Yes, it is only for Windows (sorry Benny), but most people like to play games in the library, where this app is best suited for.

Works for me (with Kopter):


Enjoy. YMMV, be aware of that.


written by Chris Jacques \\ tags: ,

Jul 06

I think I’m suffering from writer’s block or something, because I can’t think of what to write for this post. I had a few good ideas about where this was going, some punchy-one-liners, something profound, but now they’re all gone :(

So I’m going to start off with the tech news of the day, and no, it’s not iPhone-related. You can definitely expect something on that front next week though, when the holy grail of all phones is actually released…

Guys, VOIP is the word of the day. Get into it! If you have a computer with a microphone (USB or what-ever, doesn’t really matter) and speakers, you’re all set! All you need is a client (piece of software that lets you talk with other people all around the world – for FREE, all it uses is your internet connection) such as Skype, and you’re all set!
To the NoSpoon crew, I know we use TeamSpeak for group chat, but maybe we should cut out the middlemand and get VOIP-ing. So get Skype, get a Skype name, and get chatting! My Skype username is “bennylingbling”, (without the quotes) so whenever you want to chat, I’ll usually be there. If I’m not, contact me by IM and I’ll be on Skype faster than you can say Voice Over Internet Protocol!

Radi8, as usual, was awesome – the 4th of July meant that there was the movie Independence Day being shown. The games were based on Uncle Sam, so we had some US General Knowledge questions and a couple of other fun games. Unfortunately, Black Team didn’t win – we lost to some other team I can’t remember by either 4 or 6 points. On another note, the Radi8 website has been changed to incorporate a MySpace and a static (non-MySpace) page, where those of us who don’t have Spaces or Facebooks can see what’s going on – without all the extra crap that a MySpace usually has.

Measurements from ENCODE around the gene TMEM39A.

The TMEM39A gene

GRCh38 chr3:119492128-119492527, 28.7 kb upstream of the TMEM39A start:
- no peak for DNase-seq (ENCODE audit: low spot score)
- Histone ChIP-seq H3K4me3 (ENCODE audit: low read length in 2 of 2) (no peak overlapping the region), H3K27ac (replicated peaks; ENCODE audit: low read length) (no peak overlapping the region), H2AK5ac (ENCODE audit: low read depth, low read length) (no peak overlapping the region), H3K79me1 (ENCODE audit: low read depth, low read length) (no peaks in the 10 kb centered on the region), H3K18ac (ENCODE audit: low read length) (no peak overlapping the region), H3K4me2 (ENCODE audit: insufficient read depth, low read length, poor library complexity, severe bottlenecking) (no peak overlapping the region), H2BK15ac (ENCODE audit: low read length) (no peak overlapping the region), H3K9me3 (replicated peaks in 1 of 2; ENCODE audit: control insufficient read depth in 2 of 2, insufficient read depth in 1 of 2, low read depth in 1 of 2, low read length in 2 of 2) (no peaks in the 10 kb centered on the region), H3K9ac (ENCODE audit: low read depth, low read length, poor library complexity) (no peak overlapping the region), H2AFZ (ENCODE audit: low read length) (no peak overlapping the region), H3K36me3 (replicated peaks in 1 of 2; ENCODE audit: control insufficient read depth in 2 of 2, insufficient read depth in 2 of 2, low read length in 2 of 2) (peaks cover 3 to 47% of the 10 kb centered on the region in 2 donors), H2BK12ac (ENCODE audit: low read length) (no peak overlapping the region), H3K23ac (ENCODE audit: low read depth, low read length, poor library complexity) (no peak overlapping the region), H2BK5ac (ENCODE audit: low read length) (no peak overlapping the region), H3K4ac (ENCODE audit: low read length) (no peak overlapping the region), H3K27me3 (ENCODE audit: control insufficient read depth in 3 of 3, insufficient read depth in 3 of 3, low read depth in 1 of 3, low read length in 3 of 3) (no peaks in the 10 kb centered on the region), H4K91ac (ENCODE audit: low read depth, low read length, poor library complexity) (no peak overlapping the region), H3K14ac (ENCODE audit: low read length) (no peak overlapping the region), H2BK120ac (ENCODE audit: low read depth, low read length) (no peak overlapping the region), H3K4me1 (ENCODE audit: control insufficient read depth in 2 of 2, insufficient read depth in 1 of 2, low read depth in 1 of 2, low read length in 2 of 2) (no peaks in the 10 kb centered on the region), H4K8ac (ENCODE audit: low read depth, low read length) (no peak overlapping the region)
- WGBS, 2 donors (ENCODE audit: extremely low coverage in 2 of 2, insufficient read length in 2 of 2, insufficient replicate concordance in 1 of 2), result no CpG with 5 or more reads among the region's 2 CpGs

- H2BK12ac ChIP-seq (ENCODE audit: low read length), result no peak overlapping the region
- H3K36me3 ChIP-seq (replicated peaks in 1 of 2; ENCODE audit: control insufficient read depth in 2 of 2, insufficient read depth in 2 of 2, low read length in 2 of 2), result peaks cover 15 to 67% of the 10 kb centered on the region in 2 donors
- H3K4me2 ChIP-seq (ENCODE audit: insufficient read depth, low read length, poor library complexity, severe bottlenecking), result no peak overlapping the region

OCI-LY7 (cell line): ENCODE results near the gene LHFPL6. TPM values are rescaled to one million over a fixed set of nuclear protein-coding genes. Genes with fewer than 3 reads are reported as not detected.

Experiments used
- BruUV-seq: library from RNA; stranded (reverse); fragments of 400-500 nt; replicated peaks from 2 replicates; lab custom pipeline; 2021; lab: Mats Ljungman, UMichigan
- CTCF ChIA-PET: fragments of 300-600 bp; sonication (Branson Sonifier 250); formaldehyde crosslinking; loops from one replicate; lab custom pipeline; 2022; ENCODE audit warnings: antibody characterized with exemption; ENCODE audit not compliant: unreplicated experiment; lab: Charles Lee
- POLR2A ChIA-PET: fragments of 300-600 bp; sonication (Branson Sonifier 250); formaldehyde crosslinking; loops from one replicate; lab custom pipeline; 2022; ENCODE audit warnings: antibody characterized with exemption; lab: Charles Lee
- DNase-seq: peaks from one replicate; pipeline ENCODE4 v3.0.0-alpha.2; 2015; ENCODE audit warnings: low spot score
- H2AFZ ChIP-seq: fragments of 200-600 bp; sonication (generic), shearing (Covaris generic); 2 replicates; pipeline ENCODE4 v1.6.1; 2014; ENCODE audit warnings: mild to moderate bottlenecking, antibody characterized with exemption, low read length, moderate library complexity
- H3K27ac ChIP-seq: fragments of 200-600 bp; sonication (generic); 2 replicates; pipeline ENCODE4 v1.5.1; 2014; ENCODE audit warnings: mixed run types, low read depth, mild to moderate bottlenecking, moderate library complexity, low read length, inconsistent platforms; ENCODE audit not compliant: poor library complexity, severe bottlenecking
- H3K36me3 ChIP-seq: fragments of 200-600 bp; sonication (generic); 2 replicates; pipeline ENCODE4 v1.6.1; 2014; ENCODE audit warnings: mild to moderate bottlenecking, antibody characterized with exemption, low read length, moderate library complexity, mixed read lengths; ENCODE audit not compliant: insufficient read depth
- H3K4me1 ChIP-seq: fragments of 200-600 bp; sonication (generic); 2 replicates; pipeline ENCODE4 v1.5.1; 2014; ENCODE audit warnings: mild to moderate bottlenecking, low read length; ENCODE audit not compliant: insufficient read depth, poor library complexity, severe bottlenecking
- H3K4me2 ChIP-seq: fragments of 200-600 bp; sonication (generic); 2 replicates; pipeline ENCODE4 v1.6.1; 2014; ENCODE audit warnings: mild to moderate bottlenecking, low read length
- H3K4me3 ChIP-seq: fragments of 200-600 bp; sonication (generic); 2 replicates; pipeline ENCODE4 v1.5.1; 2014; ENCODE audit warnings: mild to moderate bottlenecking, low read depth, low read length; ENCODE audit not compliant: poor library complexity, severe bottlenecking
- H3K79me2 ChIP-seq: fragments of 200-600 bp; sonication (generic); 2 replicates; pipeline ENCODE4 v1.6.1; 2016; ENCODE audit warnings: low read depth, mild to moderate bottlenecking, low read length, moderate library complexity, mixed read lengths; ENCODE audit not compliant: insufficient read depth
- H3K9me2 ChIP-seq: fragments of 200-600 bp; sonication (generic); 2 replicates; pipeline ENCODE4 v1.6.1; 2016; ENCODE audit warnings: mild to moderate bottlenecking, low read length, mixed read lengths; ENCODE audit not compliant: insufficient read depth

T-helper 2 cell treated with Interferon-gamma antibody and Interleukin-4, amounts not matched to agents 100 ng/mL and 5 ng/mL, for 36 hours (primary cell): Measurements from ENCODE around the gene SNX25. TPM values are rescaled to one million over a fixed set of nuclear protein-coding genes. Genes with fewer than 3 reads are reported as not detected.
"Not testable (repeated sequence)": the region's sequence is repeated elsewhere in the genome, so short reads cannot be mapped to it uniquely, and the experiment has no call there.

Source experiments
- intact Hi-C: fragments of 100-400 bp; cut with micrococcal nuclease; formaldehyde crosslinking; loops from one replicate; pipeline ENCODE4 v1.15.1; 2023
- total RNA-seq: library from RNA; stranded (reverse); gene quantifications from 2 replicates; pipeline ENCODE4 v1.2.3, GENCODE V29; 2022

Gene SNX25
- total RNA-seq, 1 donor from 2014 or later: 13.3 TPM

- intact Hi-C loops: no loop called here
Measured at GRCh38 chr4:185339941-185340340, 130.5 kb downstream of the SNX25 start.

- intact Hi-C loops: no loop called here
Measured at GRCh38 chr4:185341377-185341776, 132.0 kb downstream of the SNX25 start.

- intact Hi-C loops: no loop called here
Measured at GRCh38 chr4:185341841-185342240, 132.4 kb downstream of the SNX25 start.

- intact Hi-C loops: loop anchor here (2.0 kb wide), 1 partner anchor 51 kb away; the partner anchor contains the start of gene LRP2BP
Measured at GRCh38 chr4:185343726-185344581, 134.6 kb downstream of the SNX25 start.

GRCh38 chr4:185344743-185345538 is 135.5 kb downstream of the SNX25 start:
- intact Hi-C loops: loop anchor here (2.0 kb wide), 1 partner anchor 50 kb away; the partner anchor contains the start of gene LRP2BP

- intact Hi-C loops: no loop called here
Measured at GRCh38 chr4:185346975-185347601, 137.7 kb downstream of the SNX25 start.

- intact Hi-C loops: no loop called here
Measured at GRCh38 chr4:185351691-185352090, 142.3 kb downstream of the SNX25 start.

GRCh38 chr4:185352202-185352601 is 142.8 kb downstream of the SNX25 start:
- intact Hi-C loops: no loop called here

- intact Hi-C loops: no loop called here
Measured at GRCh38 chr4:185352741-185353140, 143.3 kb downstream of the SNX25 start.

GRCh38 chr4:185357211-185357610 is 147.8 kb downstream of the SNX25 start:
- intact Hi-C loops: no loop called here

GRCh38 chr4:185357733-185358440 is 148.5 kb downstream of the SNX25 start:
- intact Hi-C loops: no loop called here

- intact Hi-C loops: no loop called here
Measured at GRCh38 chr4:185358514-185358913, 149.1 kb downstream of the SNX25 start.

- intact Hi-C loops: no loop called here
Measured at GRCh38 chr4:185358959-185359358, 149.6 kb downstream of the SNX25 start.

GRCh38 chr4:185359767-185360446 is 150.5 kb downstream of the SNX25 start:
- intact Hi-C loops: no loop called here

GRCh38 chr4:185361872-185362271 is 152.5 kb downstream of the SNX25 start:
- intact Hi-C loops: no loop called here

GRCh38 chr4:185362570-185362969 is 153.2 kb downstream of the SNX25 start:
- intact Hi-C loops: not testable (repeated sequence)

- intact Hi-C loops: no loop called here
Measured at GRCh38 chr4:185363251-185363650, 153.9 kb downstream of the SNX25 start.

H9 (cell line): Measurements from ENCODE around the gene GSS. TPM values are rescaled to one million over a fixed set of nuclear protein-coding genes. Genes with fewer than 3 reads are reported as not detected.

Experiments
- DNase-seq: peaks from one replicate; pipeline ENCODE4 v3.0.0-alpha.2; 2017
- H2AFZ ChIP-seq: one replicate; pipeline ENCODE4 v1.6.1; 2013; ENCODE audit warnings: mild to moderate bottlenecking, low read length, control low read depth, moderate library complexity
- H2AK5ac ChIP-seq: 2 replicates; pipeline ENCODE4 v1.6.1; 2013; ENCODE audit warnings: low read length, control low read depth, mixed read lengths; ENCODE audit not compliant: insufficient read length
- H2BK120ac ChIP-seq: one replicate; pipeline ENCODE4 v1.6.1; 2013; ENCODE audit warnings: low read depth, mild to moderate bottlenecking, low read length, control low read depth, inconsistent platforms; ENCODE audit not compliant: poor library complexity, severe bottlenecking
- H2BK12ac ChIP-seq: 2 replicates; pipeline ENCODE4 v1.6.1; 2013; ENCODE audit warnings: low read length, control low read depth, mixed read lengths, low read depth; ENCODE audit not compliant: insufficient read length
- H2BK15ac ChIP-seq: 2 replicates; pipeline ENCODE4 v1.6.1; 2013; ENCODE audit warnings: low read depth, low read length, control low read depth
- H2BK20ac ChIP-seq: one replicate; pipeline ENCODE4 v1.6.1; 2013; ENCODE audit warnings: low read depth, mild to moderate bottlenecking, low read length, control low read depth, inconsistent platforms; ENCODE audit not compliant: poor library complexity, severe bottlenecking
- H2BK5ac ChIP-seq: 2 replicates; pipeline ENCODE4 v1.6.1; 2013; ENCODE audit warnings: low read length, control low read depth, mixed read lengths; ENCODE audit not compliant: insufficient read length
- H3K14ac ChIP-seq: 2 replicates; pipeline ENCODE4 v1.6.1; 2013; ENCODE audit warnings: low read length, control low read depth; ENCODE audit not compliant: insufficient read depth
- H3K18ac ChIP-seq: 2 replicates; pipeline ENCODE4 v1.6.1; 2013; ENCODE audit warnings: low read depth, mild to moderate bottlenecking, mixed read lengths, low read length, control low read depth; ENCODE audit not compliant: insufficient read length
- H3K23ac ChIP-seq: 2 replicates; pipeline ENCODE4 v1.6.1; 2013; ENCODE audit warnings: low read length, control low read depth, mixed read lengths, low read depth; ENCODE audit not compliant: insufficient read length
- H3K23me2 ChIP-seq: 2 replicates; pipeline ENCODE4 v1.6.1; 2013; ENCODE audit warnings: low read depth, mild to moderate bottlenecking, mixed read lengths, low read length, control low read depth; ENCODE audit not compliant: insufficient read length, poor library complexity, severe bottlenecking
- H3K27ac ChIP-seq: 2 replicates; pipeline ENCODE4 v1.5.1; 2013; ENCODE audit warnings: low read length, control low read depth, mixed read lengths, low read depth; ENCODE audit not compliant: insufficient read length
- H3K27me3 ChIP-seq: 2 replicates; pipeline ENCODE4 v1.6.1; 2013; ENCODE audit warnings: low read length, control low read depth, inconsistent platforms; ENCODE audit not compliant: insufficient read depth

And on that note, MySpace is utterly ridiculous. I don’t know how people can stand using pre-built, shocking-CSS themes, but they just, look, horrible! In this blogger’s humble opinion, MySpace has degenerated into a [insert derogatory word here]-fest of people who don’t know their Verdana from their non-repeating backgrounds.
Facebook, on the other hand, is just an upper class version of MySpace – just without the crappy “custom layouts” and all that other junk. I really like Facebook, just because everyone uses the same layout, the design is clean, and there are cool things like “Walls”, “Pokes”, “Gifts”, and the insanely awesome Facebook chat. MySpace just pales in comparison.

ANYWAY, after that mini-rant, it’s time for what you all came here for: the moral guidance/deep and meaningful. That stuff that makes the world go around, that wonderful, excellent stuff that so few seem to have, and yet long for in the deepest, darkest corners of their hearts… Or something.

Now, I’m not one to be affected by change, but when it’s world-shakingly huge, I stand up and take notice. The 3G iPhone is a good example of this – it’s a device which has generated so much talk, yet has one of THE biggest pedalstools in the history of gadget-goodness. If it doesn’t stand up to be all that it’s hyped up to be, then Apple will take a huge hit because of it.